Liquefaction is process by which water-saturated, unconsolidated sediments are transformed into a substance that acts like a liquid which can undermine the foundations and base courses of infrastructure like bridges. It can cause serious damage. Liquefaction can be classified into two. They are Flow Liquefaction And Cyclic Mobility. Flow Liquefaction - Static shear stress exceeds shear strength of liquefied soil. Cyclic Mobility - Static shear stress are slightly less than liquefied shear strength, but static and dynamic stresses are greater than shear strength of liquefied soil.
Liquefaction Induced Bridge Damage
Lateral soil deformations (lateral spreading) have proven to be the most pervasive type of liquefaction-induced ground failure. Lateral spreading involves the movement of relatively intact soil blocks on a layer of liquefied soil toward a free face or incised channel. These blocks are transported down-slope or in the direction of a channel by both dynamic and gravitational forces. The amount of lateral displacement typically ranges from a few centimetres to several meters and can cause significant damage to engineered structures. Different effects on bridge are Ground Failure, Lateral Displacement, Settlement And Abutments Are Vulnerable To Seismic Damage.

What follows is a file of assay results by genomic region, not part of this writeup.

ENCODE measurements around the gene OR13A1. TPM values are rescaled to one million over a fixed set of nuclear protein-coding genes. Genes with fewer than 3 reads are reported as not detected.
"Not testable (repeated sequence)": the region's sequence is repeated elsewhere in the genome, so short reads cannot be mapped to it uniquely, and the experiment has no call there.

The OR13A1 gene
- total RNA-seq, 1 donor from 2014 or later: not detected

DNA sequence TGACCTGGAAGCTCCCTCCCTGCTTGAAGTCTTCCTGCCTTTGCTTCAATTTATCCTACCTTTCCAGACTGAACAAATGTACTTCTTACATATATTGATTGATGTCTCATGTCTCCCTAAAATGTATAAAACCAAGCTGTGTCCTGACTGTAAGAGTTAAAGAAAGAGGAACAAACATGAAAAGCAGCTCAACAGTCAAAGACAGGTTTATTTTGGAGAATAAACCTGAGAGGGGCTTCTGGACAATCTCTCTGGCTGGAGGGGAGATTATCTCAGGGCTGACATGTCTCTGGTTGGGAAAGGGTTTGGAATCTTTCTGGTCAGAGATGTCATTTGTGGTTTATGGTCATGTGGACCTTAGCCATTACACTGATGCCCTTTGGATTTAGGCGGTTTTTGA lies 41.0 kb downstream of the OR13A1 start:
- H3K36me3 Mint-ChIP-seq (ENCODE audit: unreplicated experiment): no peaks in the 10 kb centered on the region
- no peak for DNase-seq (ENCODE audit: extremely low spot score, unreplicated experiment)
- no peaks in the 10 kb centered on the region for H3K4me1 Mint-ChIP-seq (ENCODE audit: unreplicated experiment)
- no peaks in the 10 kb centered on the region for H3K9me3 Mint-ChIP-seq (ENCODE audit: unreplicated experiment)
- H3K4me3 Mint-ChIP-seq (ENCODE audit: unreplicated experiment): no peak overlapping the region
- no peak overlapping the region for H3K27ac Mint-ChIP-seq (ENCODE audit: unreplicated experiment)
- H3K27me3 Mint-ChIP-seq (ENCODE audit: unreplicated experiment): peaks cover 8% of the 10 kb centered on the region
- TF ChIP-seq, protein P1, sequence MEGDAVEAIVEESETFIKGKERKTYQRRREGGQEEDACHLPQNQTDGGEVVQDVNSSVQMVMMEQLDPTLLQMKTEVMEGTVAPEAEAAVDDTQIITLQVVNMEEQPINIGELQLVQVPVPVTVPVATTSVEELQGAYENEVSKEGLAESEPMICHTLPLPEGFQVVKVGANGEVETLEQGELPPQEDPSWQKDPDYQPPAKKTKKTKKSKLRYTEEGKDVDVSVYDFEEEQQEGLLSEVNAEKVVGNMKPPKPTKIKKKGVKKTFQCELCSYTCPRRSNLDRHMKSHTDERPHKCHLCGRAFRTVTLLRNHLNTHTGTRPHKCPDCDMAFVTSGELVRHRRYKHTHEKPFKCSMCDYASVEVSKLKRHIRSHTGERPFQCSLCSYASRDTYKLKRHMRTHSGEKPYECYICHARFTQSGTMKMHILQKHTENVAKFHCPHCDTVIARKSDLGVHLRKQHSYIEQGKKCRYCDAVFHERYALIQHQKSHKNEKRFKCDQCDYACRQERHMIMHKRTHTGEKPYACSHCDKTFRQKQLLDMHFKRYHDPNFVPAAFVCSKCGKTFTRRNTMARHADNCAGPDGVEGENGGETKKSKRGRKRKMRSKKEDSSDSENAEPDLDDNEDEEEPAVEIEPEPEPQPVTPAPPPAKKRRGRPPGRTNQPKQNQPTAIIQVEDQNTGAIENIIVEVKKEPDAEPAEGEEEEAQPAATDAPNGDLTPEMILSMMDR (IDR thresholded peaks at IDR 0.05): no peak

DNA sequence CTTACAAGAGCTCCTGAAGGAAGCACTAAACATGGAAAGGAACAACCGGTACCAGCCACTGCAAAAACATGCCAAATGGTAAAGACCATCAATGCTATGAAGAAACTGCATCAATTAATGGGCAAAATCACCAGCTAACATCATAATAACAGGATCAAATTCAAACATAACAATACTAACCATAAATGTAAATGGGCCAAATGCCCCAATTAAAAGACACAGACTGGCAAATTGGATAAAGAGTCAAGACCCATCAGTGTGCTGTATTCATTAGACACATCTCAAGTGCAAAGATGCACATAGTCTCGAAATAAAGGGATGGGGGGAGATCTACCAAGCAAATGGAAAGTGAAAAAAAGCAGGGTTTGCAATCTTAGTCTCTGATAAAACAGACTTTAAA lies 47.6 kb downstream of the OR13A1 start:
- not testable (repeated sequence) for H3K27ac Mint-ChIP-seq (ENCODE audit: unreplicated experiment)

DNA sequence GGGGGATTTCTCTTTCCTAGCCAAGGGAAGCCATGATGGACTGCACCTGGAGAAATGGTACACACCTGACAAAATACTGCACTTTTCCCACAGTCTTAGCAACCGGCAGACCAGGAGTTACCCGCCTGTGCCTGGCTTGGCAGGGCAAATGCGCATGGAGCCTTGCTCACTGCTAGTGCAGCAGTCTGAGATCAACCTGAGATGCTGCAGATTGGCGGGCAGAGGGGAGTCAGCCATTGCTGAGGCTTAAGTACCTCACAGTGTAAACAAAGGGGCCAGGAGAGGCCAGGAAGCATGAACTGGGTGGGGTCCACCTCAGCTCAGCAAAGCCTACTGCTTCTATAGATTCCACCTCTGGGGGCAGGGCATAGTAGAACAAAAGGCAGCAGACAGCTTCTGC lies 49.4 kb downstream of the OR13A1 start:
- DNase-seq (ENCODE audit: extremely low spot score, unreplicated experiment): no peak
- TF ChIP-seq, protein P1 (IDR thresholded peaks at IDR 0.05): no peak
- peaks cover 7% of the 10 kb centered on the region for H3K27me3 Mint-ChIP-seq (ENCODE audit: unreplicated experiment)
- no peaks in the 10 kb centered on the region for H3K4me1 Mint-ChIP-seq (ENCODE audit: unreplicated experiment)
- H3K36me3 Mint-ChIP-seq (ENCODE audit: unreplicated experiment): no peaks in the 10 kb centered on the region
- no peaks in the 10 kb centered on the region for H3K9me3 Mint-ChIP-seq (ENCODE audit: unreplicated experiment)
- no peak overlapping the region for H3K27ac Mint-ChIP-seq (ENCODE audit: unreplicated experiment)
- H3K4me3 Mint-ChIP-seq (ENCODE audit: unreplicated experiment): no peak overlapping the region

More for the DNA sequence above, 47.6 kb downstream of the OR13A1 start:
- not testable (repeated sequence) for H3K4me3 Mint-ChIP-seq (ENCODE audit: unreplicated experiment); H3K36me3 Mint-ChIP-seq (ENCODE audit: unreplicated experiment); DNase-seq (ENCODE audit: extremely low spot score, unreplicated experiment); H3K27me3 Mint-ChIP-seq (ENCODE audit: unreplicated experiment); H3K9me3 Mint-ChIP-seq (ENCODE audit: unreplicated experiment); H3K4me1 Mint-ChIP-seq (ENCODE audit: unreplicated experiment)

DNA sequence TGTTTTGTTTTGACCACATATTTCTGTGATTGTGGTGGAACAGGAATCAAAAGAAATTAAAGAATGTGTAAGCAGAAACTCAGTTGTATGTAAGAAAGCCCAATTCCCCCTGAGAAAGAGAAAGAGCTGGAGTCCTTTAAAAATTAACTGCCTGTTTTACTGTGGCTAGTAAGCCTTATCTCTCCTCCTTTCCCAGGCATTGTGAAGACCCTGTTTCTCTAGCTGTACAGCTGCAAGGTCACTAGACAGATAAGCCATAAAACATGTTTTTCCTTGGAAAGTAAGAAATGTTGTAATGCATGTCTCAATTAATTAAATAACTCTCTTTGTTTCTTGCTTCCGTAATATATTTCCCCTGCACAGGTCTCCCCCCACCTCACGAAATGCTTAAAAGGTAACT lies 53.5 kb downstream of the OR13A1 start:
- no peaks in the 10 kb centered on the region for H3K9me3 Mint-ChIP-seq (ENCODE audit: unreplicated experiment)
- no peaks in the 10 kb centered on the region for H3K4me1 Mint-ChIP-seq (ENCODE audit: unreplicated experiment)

SOIL LIQUEFACTION - Caused by the loss of bearing capacity, lateral movement of substructure and dislodgement of super structure. For most bridges at river crossings subjected to medium to high intensity earthquake motions. Liquefaction is primararly cause reduced stability of earth structures, increased active pressures on abutments, loss of soil strength and the seismic inertia of the backfill and loss of passive soil resistance.
Lateral ground displacements have been extremely damaging to bridge foundations and abutments. Movement of foundation elements may create large shear forces and bending moments at connections and compressional forces in the superstructure. Subsidence and increased lateral earth pressures can also lead to deleterious consequences for bridge foundations. Waterfront retaining structures, especially in areas of reclaimed land, can experience large settlements and lateral earth pressures adjacent to bridge foundations. These movements lead to the rotation and translation of bridge abutments and increased lateral forces on pile foundations.
A number of failure modes may occur in pile foundations, depending on the conditions of fixity, pile reinforcement and ductility. Generally, if concrete piles were well embedded in the pile caps, shear or flexural cracks occurred at pile heads, often leading to failure; if steel pipe piles were fixed tightly in the pile caps, failure was at the connection or pile cap; or if the pile heads were loosely connected to the pile caps, they either rotated or were detached.